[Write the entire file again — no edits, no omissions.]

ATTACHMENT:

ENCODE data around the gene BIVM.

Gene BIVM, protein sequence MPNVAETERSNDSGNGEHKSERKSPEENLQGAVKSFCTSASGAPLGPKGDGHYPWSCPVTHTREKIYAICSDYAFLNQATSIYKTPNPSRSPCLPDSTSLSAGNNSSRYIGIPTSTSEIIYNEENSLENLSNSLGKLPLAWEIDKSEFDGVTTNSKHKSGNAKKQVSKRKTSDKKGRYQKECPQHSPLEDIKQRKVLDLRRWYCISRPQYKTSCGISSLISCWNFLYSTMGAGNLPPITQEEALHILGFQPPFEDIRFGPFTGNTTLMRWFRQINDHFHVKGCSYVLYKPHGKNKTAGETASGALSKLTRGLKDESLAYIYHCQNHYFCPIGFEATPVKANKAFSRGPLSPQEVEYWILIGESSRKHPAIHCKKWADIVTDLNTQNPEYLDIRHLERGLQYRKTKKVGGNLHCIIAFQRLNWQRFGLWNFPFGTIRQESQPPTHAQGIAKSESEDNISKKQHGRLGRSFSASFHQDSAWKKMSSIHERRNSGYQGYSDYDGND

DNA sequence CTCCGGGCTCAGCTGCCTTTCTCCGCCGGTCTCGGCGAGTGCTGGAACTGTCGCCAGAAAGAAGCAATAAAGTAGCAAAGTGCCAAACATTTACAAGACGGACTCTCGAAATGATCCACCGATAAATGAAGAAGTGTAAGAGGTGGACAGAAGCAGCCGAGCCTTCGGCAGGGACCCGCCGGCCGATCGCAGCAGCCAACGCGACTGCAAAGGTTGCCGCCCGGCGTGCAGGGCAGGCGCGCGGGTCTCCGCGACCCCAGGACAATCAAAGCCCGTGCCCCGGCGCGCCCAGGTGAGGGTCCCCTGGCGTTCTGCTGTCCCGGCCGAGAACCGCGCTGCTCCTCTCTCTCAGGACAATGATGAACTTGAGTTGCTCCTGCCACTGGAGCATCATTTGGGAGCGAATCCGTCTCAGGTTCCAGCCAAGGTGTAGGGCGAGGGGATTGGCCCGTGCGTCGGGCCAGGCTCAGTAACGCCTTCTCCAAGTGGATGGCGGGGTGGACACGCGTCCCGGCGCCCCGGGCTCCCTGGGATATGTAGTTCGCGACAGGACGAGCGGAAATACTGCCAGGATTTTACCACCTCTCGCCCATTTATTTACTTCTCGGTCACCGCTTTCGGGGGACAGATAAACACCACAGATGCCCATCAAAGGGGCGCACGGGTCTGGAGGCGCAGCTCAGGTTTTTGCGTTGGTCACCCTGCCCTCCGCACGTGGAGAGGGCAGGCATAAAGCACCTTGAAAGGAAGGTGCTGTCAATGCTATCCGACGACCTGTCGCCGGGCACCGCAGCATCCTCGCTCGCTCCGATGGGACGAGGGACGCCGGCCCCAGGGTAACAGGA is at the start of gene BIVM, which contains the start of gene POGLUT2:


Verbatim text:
ENCODE data around the gene BIVM.

Gene BIVM, protein sequence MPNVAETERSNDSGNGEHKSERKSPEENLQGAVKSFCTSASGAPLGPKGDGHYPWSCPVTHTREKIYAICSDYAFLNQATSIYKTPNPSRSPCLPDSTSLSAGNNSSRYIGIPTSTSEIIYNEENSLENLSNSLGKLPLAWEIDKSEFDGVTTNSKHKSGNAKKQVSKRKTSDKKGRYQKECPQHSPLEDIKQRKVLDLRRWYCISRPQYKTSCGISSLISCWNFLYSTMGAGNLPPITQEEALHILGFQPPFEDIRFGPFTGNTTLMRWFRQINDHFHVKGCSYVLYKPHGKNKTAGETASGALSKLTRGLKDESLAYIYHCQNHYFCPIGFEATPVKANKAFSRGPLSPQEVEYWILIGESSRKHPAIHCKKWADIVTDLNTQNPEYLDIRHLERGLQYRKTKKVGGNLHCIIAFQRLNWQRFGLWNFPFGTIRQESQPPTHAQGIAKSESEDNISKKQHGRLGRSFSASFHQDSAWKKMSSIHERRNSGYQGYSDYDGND

DNA sequence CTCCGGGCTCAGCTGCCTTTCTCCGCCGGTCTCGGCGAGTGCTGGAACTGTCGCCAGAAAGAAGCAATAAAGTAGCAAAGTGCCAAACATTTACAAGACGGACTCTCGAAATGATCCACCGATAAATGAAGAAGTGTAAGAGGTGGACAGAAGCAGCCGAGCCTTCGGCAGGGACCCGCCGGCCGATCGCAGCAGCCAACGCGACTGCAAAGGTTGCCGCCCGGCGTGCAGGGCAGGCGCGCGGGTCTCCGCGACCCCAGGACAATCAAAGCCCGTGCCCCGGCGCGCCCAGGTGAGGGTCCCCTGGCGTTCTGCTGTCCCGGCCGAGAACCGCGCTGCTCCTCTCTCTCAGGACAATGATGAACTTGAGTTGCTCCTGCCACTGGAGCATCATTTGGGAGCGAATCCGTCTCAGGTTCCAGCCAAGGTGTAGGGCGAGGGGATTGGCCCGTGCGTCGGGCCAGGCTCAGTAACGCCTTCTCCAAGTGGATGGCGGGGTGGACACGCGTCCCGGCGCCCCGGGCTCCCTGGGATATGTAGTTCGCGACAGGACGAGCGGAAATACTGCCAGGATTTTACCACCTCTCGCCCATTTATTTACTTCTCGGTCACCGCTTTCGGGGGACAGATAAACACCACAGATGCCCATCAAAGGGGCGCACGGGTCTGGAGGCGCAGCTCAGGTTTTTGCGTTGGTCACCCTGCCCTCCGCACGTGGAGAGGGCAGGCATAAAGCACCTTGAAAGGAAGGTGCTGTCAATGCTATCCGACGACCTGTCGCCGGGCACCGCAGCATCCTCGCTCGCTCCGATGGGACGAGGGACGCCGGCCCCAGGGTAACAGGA is at the start of gene BIVM, which contains the start of gene POGLUT2: